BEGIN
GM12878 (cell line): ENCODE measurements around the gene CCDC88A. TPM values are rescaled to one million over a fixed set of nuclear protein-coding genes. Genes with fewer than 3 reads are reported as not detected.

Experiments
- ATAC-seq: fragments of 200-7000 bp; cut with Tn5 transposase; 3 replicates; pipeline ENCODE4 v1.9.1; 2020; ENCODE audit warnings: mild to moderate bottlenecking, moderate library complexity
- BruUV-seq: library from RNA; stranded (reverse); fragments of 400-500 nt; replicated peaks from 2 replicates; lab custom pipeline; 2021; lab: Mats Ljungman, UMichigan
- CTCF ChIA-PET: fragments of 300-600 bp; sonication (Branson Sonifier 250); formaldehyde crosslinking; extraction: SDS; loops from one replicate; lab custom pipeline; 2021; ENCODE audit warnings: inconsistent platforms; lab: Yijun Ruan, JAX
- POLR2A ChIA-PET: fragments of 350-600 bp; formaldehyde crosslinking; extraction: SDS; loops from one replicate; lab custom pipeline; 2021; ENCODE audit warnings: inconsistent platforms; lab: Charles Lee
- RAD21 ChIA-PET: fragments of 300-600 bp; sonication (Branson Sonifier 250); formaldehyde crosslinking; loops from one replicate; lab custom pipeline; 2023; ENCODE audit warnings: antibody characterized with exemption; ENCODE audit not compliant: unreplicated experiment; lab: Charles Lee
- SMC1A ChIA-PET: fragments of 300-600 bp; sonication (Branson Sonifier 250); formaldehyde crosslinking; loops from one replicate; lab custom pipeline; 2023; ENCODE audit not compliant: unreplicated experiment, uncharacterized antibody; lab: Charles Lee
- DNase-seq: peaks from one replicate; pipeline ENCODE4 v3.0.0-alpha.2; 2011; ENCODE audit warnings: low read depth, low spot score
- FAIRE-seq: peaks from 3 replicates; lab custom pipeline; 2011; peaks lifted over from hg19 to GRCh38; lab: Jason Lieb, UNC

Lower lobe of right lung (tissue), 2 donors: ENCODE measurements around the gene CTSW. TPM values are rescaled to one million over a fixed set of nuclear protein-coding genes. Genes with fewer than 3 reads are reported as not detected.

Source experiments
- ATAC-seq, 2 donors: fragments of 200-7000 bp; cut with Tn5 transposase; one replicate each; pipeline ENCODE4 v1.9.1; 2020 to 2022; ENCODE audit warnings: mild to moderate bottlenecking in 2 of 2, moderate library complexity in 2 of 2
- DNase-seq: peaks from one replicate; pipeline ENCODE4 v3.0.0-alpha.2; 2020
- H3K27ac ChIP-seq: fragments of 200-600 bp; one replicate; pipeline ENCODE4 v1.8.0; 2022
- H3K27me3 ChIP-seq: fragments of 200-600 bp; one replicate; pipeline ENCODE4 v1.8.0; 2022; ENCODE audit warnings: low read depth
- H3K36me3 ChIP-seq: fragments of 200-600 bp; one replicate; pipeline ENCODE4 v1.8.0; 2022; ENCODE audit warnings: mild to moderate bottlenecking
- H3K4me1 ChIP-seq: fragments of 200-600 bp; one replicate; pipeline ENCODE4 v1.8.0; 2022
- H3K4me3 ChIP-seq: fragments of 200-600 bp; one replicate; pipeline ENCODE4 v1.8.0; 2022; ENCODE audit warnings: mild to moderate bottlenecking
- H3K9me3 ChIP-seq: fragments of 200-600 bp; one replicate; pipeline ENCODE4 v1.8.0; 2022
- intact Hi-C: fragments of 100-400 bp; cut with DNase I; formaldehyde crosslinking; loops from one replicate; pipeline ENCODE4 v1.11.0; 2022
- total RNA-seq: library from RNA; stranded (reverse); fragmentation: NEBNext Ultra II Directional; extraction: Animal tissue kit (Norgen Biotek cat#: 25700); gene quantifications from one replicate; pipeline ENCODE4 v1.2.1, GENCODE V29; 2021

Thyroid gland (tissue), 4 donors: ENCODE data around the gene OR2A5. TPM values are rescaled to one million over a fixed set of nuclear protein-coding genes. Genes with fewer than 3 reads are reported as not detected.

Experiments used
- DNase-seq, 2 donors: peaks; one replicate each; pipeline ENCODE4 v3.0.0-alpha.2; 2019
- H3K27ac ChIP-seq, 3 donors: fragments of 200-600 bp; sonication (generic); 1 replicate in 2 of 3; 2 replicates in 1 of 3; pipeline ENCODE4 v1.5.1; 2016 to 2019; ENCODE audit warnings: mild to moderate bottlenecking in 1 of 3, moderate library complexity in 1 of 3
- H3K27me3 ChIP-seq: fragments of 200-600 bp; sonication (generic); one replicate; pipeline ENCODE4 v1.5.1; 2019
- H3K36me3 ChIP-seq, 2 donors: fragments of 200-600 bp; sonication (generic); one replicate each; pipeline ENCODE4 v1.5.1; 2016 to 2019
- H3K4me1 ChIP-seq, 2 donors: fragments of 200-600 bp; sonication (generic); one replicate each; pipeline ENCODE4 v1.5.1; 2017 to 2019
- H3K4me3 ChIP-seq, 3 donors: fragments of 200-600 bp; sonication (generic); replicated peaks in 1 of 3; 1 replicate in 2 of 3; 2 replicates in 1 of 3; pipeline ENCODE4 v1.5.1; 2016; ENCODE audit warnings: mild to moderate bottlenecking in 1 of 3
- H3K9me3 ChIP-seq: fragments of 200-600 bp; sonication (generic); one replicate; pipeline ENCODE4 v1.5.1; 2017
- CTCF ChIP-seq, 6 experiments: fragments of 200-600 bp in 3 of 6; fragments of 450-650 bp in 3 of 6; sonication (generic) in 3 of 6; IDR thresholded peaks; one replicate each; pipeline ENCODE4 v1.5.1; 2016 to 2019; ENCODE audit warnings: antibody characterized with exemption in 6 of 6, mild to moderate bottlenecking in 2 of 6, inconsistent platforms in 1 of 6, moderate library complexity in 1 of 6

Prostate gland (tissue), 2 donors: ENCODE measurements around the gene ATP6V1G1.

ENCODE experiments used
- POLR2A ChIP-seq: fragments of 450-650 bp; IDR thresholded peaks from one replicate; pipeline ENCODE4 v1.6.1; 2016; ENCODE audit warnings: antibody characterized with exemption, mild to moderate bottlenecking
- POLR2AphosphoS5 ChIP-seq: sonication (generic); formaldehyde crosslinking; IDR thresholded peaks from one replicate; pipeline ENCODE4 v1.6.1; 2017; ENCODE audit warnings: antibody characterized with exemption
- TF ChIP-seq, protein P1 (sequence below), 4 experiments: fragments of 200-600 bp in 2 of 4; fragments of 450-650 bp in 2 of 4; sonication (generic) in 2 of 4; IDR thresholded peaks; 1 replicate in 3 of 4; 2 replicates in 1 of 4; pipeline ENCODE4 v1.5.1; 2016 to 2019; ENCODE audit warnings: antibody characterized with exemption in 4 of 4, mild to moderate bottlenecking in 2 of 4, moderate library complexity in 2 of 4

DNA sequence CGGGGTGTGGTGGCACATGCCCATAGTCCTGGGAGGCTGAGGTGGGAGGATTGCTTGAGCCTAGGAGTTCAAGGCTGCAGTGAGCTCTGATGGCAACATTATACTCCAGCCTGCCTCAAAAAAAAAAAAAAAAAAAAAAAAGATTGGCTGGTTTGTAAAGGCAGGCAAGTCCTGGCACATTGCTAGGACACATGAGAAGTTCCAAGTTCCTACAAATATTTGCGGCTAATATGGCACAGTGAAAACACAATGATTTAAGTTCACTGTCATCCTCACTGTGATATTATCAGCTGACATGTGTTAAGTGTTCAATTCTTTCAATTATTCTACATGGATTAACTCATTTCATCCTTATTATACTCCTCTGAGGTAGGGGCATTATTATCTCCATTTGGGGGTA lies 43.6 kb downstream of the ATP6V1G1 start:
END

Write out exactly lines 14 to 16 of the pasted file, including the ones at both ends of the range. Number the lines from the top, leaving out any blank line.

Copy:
- DNase-seq: peaks from one replicate; pipeline ENCODE4 v3.0.0-alpha.2; 2020
- H3K27ac ChIP-seq: fragments of 200-600 bp; one replicate; pipeline ENCODE4 v1.8.0; 2022
- H3K27me3 ChIP-seq: fragments of 200-600 bp; one replicate; pipeline ENCODE4 v1.8.0; 2022; ENCODE audit warnings: low read depth